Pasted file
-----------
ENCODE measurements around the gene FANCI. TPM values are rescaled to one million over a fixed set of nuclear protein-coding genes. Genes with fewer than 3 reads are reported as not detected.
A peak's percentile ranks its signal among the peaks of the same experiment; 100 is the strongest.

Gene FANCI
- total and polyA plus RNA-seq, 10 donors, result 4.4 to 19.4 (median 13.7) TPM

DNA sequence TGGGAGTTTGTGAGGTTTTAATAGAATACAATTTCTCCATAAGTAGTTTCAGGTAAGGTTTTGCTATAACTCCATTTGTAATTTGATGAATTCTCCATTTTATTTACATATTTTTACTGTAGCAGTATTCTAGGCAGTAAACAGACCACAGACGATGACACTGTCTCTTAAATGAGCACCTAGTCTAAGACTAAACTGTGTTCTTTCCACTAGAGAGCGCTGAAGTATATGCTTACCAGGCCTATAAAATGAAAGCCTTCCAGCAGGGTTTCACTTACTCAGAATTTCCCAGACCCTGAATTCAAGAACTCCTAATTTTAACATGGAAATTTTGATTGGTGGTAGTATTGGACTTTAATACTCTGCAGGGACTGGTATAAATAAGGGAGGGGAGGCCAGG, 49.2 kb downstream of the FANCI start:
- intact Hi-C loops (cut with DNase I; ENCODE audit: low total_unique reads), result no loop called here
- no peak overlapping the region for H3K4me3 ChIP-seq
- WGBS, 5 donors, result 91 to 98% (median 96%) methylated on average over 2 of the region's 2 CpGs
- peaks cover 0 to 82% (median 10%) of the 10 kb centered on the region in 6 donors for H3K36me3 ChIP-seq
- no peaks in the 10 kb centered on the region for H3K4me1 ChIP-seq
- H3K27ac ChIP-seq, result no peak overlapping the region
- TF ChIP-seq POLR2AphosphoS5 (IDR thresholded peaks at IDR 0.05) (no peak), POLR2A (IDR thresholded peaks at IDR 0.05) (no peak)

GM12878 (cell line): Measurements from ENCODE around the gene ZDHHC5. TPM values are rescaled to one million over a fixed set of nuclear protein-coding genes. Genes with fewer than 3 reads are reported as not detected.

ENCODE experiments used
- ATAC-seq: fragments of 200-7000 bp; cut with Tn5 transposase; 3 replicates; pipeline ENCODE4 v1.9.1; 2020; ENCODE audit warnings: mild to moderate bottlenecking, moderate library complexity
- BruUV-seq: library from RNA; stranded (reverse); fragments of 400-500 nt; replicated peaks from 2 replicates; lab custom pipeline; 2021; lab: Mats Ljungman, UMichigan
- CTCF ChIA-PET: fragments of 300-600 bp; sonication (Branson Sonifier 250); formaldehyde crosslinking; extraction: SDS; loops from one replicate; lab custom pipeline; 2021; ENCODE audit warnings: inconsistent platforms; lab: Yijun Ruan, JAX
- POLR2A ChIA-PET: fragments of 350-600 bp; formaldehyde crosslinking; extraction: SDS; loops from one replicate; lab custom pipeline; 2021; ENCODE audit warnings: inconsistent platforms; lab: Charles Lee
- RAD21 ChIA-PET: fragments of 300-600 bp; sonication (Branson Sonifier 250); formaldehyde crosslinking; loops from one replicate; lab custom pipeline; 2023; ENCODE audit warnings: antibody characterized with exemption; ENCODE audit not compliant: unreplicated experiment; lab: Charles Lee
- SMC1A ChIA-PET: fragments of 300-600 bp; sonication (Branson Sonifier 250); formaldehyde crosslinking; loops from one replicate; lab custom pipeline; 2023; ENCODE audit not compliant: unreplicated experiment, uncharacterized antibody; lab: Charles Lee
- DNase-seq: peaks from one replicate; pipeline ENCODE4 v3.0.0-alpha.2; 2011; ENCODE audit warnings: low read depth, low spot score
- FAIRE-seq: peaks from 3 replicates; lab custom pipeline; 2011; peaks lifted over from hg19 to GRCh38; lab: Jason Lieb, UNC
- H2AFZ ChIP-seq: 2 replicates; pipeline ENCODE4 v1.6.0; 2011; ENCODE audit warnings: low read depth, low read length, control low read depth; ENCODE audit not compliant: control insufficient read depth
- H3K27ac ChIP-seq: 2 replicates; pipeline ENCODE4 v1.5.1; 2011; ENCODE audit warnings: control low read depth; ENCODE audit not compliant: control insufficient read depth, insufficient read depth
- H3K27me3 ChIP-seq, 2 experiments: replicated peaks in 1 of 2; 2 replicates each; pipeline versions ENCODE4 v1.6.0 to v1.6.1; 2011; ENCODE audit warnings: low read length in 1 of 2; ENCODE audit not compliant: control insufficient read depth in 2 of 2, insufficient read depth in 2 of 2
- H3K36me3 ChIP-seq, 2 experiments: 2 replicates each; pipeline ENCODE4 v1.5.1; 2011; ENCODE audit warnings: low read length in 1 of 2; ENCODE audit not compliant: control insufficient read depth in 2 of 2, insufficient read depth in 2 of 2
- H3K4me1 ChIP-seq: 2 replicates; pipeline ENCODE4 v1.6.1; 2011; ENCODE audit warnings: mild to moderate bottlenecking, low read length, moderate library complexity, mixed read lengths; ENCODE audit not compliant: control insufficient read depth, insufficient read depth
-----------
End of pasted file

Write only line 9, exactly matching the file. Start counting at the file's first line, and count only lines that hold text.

- peaks cover 0 to 82% (median 10%) of the 10 kb centered on the region in 6 donors for H3K36me3 ChIP-seq